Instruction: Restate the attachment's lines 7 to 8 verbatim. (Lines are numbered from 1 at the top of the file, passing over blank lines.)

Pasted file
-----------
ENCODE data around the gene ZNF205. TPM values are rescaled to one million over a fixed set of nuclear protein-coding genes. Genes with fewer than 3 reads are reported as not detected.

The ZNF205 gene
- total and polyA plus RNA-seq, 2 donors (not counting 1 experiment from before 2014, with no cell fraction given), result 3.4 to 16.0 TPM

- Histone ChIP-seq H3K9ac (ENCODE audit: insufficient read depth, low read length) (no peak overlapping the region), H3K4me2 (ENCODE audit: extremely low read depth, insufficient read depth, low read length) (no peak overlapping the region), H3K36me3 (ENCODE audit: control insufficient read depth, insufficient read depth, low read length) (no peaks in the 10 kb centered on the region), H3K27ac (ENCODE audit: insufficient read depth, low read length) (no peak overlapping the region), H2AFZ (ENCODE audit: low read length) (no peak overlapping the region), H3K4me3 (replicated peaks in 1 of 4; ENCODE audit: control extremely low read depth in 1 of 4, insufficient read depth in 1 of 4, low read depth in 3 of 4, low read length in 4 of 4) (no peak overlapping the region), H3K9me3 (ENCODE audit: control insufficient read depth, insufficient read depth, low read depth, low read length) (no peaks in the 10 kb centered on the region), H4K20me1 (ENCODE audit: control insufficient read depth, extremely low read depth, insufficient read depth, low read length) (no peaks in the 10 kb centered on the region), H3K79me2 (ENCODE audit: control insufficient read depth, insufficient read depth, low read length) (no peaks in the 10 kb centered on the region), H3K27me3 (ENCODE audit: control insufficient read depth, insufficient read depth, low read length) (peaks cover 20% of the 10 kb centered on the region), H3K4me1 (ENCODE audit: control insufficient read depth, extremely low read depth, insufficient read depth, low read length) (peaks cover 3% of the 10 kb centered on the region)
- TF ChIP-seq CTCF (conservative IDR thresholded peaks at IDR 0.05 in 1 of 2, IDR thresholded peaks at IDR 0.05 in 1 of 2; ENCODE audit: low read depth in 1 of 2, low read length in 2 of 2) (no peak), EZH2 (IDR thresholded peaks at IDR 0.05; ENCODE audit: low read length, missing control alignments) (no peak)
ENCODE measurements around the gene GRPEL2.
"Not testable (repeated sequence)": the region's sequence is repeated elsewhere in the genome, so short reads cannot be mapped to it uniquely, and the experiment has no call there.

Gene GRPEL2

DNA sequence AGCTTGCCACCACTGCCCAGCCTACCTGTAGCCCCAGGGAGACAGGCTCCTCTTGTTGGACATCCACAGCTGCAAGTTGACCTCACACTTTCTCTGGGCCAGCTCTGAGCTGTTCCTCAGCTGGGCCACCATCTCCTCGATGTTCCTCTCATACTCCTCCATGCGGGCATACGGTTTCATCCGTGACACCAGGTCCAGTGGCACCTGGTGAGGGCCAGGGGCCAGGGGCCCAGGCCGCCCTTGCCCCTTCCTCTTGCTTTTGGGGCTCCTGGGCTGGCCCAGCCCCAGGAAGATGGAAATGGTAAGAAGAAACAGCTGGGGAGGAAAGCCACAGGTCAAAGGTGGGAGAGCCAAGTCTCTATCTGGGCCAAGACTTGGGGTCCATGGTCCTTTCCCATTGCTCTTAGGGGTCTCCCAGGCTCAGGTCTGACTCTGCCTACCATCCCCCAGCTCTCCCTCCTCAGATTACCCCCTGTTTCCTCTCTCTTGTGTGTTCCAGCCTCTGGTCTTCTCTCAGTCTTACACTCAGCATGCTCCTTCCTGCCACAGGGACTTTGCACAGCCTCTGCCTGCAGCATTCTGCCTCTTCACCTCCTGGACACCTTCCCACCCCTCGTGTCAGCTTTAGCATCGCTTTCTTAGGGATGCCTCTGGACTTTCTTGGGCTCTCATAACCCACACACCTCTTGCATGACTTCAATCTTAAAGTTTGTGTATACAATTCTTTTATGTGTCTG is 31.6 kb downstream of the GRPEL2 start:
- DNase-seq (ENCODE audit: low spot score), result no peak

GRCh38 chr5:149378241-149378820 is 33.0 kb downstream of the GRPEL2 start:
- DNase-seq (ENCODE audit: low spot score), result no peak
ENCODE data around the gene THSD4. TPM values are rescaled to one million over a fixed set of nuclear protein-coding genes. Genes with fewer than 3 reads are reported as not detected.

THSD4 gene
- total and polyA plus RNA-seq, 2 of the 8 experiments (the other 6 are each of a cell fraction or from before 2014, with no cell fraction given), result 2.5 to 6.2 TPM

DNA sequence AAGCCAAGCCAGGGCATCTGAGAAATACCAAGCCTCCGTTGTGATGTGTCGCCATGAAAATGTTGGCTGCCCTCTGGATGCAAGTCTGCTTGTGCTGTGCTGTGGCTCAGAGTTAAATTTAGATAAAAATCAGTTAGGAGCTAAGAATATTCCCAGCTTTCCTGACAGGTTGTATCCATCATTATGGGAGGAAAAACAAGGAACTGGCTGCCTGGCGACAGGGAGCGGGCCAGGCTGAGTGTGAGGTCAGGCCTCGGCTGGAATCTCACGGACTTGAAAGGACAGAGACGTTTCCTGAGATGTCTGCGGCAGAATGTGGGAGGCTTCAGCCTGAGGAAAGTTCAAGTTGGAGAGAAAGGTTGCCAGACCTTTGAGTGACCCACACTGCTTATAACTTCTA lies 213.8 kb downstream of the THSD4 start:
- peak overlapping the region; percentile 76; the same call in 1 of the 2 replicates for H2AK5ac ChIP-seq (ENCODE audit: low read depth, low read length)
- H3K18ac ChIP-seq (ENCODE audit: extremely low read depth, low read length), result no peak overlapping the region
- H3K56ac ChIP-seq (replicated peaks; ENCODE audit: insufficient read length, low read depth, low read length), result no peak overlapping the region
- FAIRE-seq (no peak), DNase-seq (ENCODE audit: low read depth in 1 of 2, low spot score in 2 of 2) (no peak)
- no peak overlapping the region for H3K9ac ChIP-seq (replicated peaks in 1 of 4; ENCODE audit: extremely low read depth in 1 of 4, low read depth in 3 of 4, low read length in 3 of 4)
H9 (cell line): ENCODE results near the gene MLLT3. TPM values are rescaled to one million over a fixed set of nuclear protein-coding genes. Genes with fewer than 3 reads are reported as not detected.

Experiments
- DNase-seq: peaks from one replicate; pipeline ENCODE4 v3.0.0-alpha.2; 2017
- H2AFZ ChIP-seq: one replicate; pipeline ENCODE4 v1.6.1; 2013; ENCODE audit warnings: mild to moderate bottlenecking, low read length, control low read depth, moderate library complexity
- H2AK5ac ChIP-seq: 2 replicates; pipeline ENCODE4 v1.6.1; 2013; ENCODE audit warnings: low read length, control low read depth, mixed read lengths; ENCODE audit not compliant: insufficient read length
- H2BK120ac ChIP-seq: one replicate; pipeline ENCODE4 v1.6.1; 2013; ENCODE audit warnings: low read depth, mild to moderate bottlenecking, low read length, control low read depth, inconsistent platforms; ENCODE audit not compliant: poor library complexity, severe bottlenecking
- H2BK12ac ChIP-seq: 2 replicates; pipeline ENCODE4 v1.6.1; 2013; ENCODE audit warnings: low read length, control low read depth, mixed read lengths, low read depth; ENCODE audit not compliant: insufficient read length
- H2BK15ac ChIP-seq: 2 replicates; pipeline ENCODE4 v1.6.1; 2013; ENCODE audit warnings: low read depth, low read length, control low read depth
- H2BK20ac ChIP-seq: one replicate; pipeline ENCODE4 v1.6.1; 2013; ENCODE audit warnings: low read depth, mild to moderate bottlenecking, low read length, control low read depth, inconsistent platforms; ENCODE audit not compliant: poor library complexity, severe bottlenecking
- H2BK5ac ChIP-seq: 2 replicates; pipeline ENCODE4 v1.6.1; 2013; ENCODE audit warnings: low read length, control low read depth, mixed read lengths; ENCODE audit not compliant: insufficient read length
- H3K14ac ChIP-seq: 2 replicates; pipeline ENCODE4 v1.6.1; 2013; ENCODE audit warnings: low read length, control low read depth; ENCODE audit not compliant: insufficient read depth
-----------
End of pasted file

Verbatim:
"Not testable (repeated sequence)": the region's sequence is repeated elsewhere in the genome, so short reads cannot be mapped to it uniquely, and the experiment has no call there.

Gene GRPEL2